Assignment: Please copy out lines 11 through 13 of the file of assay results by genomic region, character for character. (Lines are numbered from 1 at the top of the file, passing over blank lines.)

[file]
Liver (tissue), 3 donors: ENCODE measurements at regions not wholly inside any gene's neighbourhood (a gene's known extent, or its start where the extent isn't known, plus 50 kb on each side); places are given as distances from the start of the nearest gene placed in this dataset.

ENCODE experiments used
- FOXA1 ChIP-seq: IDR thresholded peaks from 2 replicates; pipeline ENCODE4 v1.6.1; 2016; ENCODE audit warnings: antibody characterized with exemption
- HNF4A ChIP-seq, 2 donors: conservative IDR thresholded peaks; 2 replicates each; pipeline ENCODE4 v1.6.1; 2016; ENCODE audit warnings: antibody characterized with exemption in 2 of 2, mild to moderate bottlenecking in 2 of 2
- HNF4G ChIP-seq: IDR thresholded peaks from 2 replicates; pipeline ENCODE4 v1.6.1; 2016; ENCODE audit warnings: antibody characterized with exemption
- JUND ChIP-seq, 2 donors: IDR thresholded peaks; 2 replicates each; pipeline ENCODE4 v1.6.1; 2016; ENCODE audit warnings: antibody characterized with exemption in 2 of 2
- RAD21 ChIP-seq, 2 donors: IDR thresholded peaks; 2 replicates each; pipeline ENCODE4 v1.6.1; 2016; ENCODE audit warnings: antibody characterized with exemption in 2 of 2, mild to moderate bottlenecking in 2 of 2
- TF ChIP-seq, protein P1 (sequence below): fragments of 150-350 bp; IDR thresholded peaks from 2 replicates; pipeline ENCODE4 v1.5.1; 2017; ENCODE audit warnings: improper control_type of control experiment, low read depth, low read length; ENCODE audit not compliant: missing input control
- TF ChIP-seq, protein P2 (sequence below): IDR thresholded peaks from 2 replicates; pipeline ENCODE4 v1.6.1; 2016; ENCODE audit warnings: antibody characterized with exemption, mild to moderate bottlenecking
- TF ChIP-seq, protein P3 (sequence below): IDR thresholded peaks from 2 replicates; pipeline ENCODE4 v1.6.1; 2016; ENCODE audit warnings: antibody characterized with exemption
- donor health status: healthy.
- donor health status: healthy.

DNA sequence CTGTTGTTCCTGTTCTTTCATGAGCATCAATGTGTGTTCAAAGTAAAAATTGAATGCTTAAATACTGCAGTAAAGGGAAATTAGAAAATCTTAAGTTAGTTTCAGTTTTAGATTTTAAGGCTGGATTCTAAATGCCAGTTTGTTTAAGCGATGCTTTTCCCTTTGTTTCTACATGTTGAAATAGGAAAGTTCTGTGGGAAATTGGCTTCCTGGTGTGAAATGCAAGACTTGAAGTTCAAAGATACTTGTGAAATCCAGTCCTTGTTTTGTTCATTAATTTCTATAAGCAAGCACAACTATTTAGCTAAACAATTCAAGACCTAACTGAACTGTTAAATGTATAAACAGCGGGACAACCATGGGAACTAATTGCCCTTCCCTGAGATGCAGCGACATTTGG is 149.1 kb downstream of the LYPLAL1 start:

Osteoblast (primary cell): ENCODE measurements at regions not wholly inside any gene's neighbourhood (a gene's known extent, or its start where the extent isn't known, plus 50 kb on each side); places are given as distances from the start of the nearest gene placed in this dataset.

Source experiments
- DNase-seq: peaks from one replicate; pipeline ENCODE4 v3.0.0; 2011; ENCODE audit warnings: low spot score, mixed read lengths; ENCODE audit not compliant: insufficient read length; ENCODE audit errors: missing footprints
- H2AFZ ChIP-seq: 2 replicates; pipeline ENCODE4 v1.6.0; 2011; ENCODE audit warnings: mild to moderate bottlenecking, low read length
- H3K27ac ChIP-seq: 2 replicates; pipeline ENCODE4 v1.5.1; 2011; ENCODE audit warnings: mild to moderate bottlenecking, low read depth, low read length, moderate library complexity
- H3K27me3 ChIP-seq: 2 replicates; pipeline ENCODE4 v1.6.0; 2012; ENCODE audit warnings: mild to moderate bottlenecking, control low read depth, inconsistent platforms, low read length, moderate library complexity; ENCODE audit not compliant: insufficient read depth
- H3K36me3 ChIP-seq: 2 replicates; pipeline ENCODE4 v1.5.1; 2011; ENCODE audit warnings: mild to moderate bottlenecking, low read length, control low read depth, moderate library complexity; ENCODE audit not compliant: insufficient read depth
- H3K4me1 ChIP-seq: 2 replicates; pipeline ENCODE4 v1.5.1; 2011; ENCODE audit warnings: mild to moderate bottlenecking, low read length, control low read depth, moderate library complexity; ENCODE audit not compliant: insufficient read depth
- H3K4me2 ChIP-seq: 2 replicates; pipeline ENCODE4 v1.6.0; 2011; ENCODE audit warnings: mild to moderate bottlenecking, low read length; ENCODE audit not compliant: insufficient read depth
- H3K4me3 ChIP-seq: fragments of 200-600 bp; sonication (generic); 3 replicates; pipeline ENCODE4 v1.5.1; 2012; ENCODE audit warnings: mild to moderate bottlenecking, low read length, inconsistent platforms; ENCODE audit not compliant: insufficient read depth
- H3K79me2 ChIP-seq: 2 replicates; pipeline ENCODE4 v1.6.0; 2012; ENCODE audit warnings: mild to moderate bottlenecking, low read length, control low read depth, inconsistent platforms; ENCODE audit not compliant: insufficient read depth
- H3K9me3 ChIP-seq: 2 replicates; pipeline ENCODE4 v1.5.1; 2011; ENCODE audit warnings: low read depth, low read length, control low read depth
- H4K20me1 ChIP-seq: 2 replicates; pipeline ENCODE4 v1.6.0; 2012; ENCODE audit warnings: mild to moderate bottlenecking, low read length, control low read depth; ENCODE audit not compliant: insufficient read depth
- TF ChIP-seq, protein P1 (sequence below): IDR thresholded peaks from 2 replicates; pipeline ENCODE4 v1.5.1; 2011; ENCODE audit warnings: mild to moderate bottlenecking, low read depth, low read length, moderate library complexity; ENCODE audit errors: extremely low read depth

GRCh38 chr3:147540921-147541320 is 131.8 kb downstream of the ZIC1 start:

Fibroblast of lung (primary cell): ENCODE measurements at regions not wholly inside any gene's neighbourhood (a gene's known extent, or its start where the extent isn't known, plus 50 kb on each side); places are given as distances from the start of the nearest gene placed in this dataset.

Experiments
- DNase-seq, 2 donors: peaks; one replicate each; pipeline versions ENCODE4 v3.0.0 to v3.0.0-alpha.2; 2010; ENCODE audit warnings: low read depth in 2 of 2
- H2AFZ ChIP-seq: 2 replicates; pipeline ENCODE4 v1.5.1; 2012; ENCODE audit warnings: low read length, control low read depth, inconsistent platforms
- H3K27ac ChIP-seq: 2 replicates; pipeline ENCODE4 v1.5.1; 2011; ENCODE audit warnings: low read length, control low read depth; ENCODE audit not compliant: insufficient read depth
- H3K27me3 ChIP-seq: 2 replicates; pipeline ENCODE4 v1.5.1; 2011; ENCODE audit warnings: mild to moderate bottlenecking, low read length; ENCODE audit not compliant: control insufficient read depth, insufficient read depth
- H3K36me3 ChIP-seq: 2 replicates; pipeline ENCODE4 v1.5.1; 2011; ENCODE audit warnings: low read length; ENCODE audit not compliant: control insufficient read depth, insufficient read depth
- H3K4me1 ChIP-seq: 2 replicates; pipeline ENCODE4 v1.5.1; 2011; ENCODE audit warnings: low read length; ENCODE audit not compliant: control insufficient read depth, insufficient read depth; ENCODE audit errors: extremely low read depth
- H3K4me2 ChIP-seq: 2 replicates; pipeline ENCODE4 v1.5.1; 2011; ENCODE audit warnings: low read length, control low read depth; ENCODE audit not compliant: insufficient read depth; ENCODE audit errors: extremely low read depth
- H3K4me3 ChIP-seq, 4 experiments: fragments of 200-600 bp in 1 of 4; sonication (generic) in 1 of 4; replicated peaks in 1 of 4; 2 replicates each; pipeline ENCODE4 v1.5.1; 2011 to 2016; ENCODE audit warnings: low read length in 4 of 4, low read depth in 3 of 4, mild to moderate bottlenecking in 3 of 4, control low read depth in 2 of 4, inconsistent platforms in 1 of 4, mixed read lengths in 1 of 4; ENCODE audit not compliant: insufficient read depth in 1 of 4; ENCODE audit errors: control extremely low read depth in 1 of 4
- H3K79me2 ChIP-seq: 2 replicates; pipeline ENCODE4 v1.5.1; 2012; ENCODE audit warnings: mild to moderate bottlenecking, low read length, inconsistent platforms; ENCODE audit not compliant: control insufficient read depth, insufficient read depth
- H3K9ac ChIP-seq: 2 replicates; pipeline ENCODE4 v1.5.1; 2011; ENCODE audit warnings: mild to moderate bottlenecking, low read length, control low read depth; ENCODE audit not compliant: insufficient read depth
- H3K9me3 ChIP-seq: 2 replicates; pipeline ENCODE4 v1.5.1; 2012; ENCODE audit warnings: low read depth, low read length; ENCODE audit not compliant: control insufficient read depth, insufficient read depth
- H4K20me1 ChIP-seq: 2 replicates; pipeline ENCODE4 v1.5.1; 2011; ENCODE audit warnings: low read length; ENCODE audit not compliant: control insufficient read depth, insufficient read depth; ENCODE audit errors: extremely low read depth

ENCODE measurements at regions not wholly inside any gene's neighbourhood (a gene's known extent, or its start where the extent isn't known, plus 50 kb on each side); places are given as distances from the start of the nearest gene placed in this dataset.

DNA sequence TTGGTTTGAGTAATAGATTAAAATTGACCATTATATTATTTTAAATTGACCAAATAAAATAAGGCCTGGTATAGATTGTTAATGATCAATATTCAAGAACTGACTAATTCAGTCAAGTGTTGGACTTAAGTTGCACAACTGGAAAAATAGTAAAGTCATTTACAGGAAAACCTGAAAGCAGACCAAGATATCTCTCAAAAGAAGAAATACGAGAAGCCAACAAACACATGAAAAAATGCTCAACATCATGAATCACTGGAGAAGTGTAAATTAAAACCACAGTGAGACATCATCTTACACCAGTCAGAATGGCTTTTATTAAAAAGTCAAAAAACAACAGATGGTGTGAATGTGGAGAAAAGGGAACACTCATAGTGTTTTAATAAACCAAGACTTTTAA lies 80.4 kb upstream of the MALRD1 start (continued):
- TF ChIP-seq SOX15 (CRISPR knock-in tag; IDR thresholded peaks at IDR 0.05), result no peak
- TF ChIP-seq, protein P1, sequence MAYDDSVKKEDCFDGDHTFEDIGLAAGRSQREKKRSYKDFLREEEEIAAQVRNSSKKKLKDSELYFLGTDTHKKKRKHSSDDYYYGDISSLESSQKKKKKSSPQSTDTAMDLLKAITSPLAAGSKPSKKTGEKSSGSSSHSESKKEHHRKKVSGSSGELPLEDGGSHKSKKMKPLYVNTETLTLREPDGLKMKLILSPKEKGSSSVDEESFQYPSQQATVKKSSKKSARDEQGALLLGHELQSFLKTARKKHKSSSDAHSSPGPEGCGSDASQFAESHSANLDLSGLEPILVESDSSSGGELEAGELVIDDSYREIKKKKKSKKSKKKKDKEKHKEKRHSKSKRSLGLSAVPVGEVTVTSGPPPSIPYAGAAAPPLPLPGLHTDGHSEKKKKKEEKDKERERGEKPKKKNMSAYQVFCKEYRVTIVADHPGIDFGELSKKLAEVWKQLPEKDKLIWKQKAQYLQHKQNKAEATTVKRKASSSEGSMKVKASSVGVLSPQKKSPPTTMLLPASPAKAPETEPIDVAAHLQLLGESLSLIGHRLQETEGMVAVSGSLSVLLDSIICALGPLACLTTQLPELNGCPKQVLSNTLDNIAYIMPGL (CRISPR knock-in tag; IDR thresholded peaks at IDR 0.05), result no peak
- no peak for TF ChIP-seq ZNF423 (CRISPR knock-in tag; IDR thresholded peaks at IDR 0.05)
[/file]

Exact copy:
- donor health status: healthy.
- donor health status: healthy.

DNA sequence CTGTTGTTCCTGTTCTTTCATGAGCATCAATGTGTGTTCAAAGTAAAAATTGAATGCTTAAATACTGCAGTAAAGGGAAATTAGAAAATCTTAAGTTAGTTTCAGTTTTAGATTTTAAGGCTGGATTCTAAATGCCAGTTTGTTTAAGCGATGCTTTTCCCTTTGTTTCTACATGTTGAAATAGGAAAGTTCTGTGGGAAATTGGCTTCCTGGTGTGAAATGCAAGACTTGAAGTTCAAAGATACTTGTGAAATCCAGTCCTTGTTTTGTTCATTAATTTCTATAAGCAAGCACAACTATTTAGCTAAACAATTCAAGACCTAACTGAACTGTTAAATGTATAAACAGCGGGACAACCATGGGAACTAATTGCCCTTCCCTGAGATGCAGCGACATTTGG is 149.1 kb downstream of the LYPLAL1 start: